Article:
Wednesday, June 4, 2008

This Date In Music History- June 4


Frank's little girl, Nancy Sinatra was born in Jersey City, N.J. in 1940.

DeBarge singer El DeBarge was born in Grand Rapids, Mich in 1964.

Michelle Phillips of the Mamas & the Papas ("Creeque Alley") is 64.

Gordon Waller of Peter & Gordon was born in Braemar, Scotland in 1945. The duo's biggest hit was 1964's "A World Without Love," written by Paul McCartney.


Ray Charles performed with his old band in Chicago in 1998 as part of his "50th year in show biz" celebrations.

Ronnie Lane, bassist and songwriter for the Faces, died in 1997 at age 51 after a long battle with multiple sclerosis.

The world collectively holds its breath as, at Graceland, Priscilla Presley announced who will appear on the Elvis stamp in 1992. Will it be the young, handsome Elvis? Or the fat, aging Elvis? Some 277,000 people wanted Elvis '77, but luckily 851,000 voted for Elvis '57.

The producers of Broadway's Beatlemania were ordered to pay $10 million to the Beatles' Apple Corps Ltd. in 1986 because the show is deemed too much like the Beatles. Now that’s a surprise!

The Rolling Stones become the first Western rock group to actually collect royalties on albums sold in Russia in 1975.

In 1972, Pink Floyd began sessions for their next album at London's Abbey Road. Tentatively titled Eclipse, the record was eventually released as Dark Side of the Moon.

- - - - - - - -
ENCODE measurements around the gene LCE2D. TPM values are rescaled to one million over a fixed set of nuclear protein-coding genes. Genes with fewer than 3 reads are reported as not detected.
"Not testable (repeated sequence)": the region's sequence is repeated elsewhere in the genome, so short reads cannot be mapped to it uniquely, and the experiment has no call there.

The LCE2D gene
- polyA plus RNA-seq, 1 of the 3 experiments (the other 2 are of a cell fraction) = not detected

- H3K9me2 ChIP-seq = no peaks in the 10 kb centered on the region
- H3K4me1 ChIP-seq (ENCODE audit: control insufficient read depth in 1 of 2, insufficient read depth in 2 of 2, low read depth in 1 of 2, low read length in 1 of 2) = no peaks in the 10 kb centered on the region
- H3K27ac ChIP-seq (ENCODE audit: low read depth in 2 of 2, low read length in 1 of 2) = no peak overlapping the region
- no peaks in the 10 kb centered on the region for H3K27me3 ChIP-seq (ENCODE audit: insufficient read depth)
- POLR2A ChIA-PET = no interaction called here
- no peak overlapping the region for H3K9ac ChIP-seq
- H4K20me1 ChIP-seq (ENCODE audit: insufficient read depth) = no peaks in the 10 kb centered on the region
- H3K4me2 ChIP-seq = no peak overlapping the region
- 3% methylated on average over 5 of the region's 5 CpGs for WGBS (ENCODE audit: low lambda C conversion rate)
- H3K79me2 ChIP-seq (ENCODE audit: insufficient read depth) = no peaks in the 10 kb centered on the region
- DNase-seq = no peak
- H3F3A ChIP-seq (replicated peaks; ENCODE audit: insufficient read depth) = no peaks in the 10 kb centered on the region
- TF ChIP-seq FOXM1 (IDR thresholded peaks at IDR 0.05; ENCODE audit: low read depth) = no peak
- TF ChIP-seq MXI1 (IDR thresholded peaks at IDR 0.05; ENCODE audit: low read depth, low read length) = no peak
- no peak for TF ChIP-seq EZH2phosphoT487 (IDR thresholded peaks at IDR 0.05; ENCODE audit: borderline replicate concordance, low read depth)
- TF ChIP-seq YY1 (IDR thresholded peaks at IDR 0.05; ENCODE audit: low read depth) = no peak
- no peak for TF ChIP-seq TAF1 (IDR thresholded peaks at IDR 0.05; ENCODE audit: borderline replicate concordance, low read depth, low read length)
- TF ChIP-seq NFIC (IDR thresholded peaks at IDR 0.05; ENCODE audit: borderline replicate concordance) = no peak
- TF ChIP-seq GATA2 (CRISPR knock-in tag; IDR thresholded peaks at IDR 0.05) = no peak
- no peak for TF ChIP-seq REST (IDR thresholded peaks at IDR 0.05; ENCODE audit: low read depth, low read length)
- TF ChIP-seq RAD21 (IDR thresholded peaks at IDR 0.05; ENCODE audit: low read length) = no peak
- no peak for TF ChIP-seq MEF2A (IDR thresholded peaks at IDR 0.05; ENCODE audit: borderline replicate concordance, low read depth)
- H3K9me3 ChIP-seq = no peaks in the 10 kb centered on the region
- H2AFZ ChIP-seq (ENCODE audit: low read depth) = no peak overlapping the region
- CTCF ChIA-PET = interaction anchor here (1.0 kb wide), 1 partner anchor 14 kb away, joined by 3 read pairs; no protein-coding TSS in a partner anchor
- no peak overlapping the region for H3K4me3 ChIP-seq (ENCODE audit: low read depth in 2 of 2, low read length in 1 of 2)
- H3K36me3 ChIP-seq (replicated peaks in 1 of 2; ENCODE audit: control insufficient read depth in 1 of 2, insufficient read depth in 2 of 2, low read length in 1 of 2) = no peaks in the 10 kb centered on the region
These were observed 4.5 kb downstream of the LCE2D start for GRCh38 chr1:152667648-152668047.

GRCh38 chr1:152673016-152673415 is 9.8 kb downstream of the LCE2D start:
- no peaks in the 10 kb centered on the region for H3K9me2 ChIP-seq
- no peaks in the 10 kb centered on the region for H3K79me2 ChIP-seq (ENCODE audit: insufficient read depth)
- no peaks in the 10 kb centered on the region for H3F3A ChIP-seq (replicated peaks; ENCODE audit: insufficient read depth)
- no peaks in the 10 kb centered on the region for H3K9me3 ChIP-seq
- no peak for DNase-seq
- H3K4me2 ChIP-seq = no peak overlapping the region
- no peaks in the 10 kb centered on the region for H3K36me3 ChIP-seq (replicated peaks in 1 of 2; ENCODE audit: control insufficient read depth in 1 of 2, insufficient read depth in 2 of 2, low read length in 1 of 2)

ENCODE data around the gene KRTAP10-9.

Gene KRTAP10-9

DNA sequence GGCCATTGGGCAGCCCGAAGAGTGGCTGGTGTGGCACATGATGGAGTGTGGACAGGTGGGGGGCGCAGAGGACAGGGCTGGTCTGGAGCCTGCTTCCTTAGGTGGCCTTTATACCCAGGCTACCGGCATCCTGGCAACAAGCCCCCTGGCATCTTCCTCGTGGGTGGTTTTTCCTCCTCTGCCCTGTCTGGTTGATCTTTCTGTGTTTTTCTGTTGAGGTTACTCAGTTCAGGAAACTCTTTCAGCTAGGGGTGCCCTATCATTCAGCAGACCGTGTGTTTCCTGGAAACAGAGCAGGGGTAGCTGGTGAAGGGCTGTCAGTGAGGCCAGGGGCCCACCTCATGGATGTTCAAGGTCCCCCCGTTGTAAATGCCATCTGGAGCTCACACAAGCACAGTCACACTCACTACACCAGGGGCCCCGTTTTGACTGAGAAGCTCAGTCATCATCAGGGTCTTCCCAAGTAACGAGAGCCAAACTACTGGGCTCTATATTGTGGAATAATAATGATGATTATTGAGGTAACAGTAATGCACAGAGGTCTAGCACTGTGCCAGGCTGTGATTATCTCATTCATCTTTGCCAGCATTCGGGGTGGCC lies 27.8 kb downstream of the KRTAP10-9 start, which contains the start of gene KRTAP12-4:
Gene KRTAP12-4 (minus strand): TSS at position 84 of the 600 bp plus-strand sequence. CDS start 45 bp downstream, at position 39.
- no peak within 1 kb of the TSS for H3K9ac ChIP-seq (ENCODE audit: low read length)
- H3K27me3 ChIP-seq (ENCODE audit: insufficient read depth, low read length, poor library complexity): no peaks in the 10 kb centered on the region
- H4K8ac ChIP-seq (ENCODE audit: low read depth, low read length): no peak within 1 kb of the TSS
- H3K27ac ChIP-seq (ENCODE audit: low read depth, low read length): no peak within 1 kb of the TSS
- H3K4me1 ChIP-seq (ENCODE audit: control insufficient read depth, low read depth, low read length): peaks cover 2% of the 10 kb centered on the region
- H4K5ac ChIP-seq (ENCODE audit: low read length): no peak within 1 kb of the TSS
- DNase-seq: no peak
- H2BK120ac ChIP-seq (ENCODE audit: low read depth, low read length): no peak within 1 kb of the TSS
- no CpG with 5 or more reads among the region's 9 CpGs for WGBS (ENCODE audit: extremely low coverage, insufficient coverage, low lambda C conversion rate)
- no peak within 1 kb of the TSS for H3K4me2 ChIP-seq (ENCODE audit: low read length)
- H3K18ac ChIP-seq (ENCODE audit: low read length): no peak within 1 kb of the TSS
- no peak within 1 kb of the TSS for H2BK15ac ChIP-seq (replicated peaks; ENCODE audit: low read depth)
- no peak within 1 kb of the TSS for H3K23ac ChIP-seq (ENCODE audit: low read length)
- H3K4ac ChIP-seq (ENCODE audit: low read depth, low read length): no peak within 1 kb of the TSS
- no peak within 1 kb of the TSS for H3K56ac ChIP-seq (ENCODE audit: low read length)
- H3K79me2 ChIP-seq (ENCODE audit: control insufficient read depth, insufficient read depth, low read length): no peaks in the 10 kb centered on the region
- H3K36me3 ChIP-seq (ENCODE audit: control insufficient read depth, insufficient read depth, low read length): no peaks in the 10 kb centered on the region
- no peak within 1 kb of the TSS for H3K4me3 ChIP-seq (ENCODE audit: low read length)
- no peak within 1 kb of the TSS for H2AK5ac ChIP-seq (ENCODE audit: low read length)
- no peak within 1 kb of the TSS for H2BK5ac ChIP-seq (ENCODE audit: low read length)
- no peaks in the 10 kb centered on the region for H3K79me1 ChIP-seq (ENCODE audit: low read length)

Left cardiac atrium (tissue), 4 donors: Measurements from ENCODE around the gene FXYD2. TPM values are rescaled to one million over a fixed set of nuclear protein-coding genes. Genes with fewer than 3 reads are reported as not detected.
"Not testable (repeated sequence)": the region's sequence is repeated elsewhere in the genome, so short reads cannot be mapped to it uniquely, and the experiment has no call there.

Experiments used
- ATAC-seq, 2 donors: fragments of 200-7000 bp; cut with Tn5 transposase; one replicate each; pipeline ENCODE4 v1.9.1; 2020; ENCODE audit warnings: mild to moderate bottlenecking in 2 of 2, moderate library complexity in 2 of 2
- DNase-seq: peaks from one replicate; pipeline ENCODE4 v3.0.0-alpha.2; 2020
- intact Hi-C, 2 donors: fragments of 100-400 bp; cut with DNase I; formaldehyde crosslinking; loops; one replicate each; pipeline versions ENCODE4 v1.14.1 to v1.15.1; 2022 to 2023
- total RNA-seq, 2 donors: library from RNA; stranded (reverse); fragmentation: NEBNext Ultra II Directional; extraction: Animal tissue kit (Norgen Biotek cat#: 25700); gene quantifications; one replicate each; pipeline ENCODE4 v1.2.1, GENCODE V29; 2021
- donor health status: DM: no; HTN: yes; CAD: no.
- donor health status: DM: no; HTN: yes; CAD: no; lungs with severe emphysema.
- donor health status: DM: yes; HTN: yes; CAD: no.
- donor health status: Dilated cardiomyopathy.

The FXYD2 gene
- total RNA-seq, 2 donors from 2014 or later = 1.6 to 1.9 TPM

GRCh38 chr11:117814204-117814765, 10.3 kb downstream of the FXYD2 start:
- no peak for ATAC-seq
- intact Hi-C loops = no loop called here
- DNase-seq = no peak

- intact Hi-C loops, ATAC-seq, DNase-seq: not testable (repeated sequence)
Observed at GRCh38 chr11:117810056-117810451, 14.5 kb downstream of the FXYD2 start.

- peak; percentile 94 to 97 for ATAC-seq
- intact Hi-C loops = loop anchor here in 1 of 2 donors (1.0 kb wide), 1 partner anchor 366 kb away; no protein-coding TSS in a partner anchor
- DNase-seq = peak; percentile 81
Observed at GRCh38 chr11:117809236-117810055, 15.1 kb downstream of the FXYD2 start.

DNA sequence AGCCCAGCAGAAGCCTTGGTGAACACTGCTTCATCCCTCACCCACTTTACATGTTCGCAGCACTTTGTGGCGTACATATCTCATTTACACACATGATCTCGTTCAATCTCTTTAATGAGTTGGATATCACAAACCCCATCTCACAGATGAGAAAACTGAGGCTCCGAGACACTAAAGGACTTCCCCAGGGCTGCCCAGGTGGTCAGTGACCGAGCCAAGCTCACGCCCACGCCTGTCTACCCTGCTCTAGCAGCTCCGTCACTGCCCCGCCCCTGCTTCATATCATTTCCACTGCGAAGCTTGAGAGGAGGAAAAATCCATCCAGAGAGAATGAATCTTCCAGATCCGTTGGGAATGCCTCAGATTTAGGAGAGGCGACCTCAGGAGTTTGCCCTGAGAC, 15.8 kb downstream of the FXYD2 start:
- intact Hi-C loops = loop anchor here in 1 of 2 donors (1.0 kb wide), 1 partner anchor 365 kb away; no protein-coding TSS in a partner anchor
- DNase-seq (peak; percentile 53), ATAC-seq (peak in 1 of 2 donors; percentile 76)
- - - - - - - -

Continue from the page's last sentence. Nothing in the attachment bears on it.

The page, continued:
The late Freddy Fender ("Wasted Days And Wasted Nights") was born in 1937.

Former Beach Boys manager Murry Wilson (father of the group's Brian, Carl and Dennis Wilson) died in 1973. His alleged physical abuse left songwriting genius Brian deaf in one ear. Murray also managed the group when it was first starting out. (Brian did not attend the funeral)

Janis Joplin joined Big Brother & the Holding Company in 1966.

The Beatles signed a recording contract with EMI Parlophone in Britain in 1962.

Freddie Scott ("Hey Girl") died from a heart attack in 2007.

Gene Vincent performed his first concert, in his home town of Norfolk, Virginia, in 1956.

The Monkees TV show won the Emmy Award for "Outstanding Comedy Series" in 1967. And I thought it was all about their music.

The Beach Boys released "Surfin' Safari" in 1962, their first single on Capitol.

On TV in 1956, you could have watched Elvis make his second appearance on the wacky, cross-dressing Milton Berle Show. Berle presented Elvis with a Billboard Triple Crown award after "Heartbreak Hotel" tops the pop, country, and R&B charts.

Glenn Wallichs set up Capitol Records in 1942 and inaugurates the era of record promotion by sending free copies of the label's records to radio stations in the hope of garnering airplay.

Bruce Springsteen released the album, "Born In The USA" in 1984, which topped the US LP chart for 7 weeks and spawned 7 Top-10 singles.

Derek Leckenby, lead guitarist for Herman's Hermits, died of cancer on June 4th at the age of 51 in 1994.

John Hartford, the songwriter who wrote Glen Campbell's hit "Gentle On My Mind" and recorded a catalog of more than 30 albums, winning Grammy awards in three different decades, died on June 4, 2001 after a long battle with non-hodgkin’s lymphoma. He was 63.

Don’t Bring Me Down,” by the Animals, enters the Top Forty, where it will peak at #12 in 1966. It will be the last charting single by the original quintet, although Eric Burdon will pilot a new lineup of Animals through the end of the decade.

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